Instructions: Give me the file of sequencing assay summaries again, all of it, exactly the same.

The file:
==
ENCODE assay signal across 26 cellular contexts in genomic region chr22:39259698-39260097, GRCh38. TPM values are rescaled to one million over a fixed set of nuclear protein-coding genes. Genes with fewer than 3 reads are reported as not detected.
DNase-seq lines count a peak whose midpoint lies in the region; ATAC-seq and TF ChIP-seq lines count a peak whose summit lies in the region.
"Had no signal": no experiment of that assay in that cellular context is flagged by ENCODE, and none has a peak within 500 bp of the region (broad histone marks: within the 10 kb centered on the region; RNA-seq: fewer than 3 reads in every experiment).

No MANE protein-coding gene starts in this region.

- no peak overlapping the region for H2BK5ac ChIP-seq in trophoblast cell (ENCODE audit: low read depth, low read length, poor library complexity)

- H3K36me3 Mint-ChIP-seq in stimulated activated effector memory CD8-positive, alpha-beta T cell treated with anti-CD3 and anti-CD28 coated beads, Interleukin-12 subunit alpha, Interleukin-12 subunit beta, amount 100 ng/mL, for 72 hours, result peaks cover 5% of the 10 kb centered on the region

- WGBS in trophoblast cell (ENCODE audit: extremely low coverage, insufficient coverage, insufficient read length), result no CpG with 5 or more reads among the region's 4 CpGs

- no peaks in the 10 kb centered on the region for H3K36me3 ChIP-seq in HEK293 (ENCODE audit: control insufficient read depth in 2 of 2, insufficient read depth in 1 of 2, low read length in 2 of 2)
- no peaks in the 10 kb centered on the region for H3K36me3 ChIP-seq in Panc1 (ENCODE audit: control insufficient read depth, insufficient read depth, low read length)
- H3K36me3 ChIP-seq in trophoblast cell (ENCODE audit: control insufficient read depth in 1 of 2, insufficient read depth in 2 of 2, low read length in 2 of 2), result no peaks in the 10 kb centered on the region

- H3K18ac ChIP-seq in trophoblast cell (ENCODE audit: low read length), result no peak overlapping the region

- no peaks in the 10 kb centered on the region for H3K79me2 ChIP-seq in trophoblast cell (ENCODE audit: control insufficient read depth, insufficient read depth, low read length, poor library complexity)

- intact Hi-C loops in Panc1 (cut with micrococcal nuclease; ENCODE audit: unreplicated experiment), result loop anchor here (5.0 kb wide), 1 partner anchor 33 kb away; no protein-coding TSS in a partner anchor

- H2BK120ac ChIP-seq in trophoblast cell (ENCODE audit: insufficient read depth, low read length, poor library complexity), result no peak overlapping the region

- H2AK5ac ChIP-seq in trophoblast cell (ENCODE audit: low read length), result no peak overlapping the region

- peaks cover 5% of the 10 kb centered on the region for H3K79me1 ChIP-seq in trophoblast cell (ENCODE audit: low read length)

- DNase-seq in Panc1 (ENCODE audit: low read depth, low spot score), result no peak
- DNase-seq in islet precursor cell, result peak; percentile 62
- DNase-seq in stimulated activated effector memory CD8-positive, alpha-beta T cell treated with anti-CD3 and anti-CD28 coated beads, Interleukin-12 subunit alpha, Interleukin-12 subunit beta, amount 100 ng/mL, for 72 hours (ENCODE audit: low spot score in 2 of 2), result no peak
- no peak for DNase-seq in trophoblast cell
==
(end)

ENCODE assay signal across 26 cellular contexts in genomic region chr22:39259698-39260097, GRCh38. TPM values are rescaled to one million over a fixed set of nuclear protein-coding genes. Genes with fewer than 3 reads are reported as not detected.
DNase-seq lines count a peak whose midpoint lies in the region; ATAC-seq and TF ChIP-seq lines count a peak whose summit lies in the region.
"Had no signal": no experiment of that assay in that cellular context is flagged by ENCODE, and none has a peak within 500 bp of the region (broad histone marks: within the 10 kb centered on the region; RNA-seq: fewer than 3 reads in every experiment).

No MANE protein-coding gene starts in this region.

- no peak overlapping the region for H2BK5ac ChIP-seq in trophoblast cell (ENCODE audit: low read depth, low read length, poor library complexity)

- H3K36me3 Mint-ChIP-seq in stimulated activated effector memory CD8-positive, alpha-beta T cell treated with anti-CD3 and anti-CD28 coated beads, Interleukin-12 subunit alpha, Interleukin-12 subunit beta, amount 100 ng/mL, for 72 hours, result peaks cover 5% of the 10 kb centered on the region

- WGBS in trophoblast cell (ENCODE audit: extremely low coverage, insufficient coverage, insufficient read length), result no CpG with 5 or more reads among the region's 4 CpGs

- no peaks in the 10 kb centered on the region for H3K36me3 ChIP-seq in HEK293 (ENCODE audit: control insufficient read depth in 2 of 2, insufficient read depth in 1 of 2, low read length in 2 of 2)
- no peaks in the 10 kb centered on the region for H3K36me3 ChIP-seq in Panc1 (ENCODE audit: control insufficient read depth, insufficient read depth, low read length)
- H3K36me3 ChIP-seq in trophoblast cell (ENCODE audit: control insufficient read depth in 1 of 2, insufficient read depth in 2 of 2, low read length in 2 of 2), result no peaks in the 10 kb centered on the region

- H3K18ac ChIP-seq in trophoblast cell (ENCODE audit: low read length), result no peak overlapping the region

- no peaks in the 10 kb centered on the region for H3K79me2 ChIP-seq in trophoblast cell (ENCODE audit: control insufficient read depth, insufficient read depth, low read length, poor library complexity)

- intact Hi-C loops in Panc1 (cut with micrococcal nuclease; ENCODE audit: unreplicated experiment), result loop anchor here (5.0 kb wide), 1 partner anchor 33 kb away; no protein-coding TSS in a partner anchor

- H2BK120ac ChIP-seq in trophoblast cell (ENCODE audit: insufficient read depth, low read length, poor library complexity), result no peak overlapping the region

- H2AK5ac ChIP-seq in trophoblast cell (ENCODE audit: low read length), result no peak overlapping the region

- peaks cover 5% of the 10 kb centered on the region for H3K79me1 ChIP-seq in trophoblast cell (ENCODE audit: low read length)

- DNase-seq in Panc1 (ENCODE audit: low read depth, low spot score), result no peak
- DNase-seq in islet precursor cell, result peak; percentile 62
- DNase-seq in stimulated activated effector memory CD8-positive, alpha-beta T cell treated with anti-CD3 and anti-CD28 coated beads, Interleukin-12 subunit alpha, Interleukin-12 subunit beta, amount 100 ng/mL, for 72 hours (ENCODE audit: low spot score in 2 of 2), result no peak
- no peak for DNase-seq in trophoblast cell